Combining custom applications in the cloud with on-premise tools can be done, according to what industry professional Joe McKendrick wrote on ZDNet, but many companies may see more of a benefit in running cloud computing apps on their own.
“Bringing these worlds together is important, since it’s unlikely that enterprises will tear up their on-premise investments to move to the cloud,” he wrote. “Yet, it’s also a reality that a large number of businesses rely on the cloud for at least some of their capabilities.”
A recent report by Forrester, written by McKendrick, said only a small amount of businesses have replaced or plan to replace Java or .NET platforms with cloud computing solutions, but one in four are interested in combining on-premise and custom applications in the cloud. Organizations may not know how to do this at first, but there will need to be a new way of thinking about the issue, McKendrick said, as shifts must be made to one-off integration projects to constant flexibility and movement, business value needs to be emphasized and systems or records need to be combined with systems of engagement.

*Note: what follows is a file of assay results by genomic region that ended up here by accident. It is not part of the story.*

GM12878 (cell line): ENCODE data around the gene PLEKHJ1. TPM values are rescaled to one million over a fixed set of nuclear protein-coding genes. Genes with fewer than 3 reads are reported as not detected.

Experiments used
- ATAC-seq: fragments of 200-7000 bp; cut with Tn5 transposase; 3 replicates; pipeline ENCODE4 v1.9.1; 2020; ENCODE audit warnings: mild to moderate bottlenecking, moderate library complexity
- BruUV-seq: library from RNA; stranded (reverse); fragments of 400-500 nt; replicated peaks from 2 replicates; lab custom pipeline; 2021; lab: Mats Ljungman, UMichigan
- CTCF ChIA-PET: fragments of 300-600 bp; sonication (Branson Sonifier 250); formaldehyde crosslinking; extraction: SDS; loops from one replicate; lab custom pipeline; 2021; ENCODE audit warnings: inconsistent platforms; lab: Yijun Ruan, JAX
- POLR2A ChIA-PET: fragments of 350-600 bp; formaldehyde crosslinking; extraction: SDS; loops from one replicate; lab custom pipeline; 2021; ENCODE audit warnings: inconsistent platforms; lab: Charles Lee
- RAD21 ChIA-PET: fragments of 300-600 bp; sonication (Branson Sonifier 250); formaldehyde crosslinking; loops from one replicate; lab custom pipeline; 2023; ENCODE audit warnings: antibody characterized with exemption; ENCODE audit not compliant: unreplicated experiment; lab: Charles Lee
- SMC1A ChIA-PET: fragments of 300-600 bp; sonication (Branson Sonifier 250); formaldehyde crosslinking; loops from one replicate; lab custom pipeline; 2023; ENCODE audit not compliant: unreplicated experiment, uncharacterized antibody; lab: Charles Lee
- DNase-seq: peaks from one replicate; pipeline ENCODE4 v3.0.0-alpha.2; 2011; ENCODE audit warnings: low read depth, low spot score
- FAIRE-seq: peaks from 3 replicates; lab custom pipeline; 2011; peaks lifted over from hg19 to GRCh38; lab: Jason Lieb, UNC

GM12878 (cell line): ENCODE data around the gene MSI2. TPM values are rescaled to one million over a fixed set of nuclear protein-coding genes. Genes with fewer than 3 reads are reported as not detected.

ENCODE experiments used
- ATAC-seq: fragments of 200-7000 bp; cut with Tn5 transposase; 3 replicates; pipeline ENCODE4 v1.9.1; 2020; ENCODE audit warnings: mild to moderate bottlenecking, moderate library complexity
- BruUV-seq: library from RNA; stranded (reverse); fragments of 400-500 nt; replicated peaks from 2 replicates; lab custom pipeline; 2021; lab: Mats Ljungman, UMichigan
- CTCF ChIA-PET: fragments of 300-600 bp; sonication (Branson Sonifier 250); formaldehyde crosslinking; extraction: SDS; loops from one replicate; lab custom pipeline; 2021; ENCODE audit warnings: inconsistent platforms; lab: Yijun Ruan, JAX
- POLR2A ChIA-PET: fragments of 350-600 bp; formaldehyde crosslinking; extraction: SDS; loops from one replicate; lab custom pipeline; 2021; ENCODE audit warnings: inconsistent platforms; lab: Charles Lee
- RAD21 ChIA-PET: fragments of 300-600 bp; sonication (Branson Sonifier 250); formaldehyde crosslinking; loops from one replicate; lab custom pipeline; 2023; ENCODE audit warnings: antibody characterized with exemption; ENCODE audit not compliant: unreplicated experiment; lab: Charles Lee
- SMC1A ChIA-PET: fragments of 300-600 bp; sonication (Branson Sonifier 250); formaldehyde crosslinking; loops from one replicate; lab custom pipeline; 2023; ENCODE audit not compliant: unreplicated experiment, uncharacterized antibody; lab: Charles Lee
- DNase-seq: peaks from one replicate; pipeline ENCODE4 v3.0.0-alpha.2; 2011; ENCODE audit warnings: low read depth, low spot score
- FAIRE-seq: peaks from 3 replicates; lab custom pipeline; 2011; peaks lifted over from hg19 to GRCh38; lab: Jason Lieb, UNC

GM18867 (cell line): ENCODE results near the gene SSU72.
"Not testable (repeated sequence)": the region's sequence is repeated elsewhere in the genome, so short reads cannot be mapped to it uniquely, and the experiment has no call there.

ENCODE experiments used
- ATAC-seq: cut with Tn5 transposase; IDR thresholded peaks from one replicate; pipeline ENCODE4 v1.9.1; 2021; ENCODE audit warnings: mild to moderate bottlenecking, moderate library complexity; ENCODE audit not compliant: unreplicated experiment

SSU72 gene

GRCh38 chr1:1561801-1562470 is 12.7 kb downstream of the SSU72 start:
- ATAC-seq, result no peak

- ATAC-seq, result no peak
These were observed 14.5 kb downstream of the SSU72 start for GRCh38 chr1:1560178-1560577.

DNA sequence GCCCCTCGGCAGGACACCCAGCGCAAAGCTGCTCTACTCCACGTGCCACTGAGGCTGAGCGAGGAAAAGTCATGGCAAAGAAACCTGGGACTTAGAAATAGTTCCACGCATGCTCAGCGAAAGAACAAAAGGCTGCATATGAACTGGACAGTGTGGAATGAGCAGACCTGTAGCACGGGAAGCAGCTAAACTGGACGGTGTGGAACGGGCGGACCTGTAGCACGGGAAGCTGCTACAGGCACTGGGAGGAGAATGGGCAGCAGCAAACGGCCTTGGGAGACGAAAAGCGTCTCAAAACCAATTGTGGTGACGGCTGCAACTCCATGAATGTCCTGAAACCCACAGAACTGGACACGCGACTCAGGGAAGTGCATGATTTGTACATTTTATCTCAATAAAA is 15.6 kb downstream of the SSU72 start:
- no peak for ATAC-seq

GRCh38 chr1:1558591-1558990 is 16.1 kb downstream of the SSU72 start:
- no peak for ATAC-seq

There are already many custom applications in the cloud starting to take over for on-premise apps. A recent report by Spiceworks called the “Voice of IT” found that the number of on-premise installations shrank by 3 percent to 49 percent while hosted email grew by 4 percent to 46 percent over the past year. Cloud computing has been used to allow organizations to reduce the burden on staff, save money and have access to email or data whenever it is needed.